Thanks to growing distrust in big tech, a global pandemic, escalating climate crisis, and a civil-rights movement spurred by the murder of George Floyd, it seems celebrities, corporates and activists alike are finally taking action against Facebook and it’s subsidiaries.
So, what is the Stop Hate For Profit campaign?
Managed by the Anti-Defamation League, NAACP, Sleeping Giants, Common Sense, Free Press and Color of Change, the campaign itself targets Facebook’s “astonishingly weak…policies and enforcement” when it comes to managing hate speech, misinformation and incitement to violence. The activist coalition calls for change in regards to the lack of enforcement that “disproportionately [causes] harm to BIPOC and LGBTQ+ users,” explains the organisation.
Stop Hate for Profit calls specifically for a more thorough and credible fact checking process, increased moderation and tangible change in blocking misleading political advertisements. Of Facebook’s 2019 yearly revenue of $US67.9 billion, 98.5% was generated from advertising*.
Who is involved?
In July, the first roll out of the on-going campaign called for companies to boycott or pause associated Facebook advertising, including on Facebook owned properties such as Messenger and Instagram for the entire month. This saw millions of dollars pulled from the social media giant as companies including Adidas, Puma, The North Face, Patagonia, Ben & Jerry’s, Coca Cola, Microsoft, Levis and Starbucks joined the movement.
Despite many companies not directly associating with the #StopHateforProfit campaign, the likes of Adidas, among others made clear the stance of the company.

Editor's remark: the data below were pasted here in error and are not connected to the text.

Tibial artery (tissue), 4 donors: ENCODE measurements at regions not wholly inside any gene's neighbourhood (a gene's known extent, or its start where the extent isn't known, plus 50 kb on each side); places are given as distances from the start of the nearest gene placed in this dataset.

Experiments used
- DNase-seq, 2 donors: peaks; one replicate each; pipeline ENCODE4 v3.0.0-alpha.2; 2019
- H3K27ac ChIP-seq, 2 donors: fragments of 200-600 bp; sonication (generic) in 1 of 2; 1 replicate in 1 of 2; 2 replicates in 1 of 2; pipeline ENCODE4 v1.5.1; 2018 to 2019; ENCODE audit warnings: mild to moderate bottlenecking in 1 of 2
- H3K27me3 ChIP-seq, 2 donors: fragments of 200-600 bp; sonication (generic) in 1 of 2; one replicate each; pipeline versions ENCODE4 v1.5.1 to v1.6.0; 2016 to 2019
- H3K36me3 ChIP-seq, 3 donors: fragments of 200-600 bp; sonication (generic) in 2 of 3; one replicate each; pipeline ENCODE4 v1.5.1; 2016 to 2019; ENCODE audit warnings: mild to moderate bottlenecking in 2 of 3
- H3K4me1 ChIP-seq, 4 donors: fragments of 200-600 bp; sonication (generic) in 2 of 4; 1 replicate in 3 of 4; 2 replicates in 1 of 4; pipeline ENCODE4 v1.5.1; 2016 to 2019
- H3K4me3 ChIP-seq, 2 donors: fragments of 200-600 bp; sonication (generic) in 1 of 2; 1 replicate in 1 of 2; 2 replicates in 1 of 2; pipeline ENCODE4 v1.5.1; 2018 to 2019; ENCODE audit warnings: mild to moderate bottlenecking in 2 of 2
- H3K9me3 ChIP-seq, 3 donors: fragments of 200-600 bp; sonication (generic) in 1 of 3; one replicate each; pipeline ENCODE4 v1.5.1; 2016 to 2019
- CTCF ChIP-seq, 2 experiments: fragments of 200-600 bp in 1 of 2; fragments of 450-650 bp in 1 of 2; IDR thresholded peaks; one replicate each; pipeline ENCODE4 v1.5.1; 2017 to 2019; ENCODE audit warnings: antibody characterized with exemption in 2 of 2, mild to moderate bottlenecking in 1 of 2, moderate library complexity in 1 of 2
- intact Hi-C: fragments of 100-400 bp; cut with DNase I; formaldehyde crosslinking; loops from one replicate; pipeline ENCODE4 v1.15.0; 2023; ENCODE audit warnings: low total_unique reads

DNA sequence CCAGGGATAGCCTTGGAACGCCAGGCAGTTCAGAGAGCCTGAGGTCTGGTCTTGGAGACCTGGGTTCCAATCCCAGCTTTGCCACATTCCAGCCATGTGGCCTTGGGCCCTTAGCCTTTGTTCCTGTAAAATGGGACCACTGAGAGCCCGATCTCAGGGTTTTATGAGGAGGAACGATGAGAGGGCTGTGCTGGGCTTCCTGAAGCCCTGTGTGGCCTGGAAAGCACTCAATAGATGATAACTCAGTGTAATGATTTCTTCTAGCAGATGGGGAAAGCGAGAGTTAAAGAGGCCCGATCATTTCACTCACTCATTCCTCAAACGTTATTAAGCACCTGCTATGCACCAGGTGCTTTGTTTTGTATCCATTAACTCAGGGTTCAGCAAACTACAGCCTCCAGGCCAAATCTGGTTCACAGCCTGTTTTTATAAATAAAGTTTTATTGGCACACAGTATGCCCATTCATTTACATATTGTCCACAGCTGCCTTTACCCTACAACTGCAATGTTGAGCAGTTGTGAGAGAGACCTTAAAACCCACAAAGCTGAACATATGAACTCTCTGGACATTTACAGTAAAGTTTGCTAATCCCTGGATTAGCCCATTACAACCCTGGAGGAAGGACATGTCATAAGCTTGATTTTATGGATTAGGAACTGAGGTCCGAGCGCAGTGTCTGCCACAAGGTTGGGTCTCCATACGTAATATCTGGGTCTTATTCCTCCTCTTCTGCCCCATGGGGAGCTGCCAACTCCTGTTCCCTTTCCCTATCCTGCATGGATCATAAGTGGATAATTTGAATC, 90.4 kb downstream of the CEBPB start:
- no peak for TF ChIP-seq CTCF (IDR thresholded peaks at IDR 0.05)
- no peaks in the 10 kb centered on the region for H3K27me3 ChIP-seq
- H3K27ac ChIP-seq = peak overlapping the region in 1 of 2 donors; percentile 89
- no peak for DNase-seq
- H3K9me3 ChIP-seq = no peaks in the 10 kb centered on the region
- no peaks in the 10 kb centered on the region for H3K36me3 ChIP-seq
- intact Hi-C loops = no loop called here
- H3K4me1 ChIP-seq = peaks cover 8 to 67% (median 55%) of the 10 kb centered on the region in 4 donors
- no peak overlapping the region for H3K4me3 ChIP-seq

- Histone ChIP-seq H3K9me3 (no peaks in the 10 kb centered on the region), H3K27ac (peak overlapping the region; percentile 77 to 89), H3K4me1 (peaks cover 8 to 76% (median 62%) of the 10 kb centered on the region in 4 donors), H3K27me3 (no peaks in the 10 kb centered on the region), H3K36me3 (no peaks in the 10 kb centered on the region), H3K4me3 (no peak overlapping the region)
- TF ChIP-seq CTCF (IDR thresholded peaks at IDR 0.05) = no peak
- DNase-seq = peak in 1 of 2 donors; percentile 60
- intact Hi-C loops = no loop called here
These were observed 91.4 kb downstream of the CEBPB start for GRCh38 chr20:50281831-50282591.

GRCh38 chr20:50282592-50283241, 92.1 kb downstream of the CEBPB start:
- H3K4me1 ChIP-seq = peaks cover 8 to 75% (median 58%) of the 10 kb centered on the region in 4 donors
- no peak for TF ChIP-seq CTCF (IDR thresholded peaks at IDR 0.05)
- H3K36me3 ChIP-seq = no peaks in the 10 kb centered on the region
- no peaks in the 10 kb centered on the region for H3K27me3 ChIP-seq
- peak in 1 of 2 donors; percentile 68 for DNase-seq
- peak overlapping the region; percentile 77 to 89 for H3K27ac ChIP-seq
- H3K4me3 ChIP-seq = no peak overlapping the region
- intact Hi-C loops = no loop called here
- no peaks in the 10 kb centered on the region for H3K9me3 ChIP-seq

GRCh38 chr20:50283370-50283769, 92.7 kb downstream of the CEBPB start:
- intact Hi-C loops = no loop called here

“Racist, discriminatory, and hateful online content have no place in our brand or in society. As we focus on better practices within our company and communities to ensure lasting change in the fight against racism, Adidas and Reebok will also pause advertising on Facebook and Instagram globally throughout July,” the company said in a statement.
Off the back of the success in July, and building tension surrounding the upcoming presidential election, Stop Hate for Profit called for a follow up Week of Action, running from the 11th September, 2020. This saw celebrities such as Kim Kardashian, Katy Perry, Michael B. Jordan, Demi Lovato, Gabrielle Union, Kerry Washington and Cara Delevingne, amongst others, freeze their Facebook and Instagram accounts for 24 hours over Wednesday, 16th September in solidarity with the movement, working to raise awareness and demand change.
Okay, but has it worked?
Though celebrity and corporate involvement meant that the campaign reported reach of over one billion for the most recent activation in September, the long term and tangible results of the campaign have been mixed.
Despite over 1,000 corporate advertisers pulling advertising spend from the platform for the month of July, Facebook reported 10 per cent growth in ad revenue, in comparison to the same time last year, according to the New York Times— a rate the company expects to continue for the full quarter.
In any respect, companies including Coca-Cola and Ben & Jerry’s have said they have every intention of withholding advertising spend on the platform in an effort to apply on-going pressure.
Financials non-withstanding, the coalition announced a range of internal changes at Facebook including the creation of a senior role to oversee civil rights, the establishment of a dedicated team to study algorithmic racial bias, amongst other new commitments including an independent civil rights audit. The campaign page also noted the updating of content policies to better address hate and violence have been implemented by Twitter, Reddit and YouTube.
As Stop Hate for Profit explains, “if not for…this extraordinary coalition of businesses, nonprofits and consumers, none of this would have happened…but this is not close to what needs to happen.”
And that’s on your latest Facebook update.
Read more on the Stop for Profit campaign here.
*According to Statista.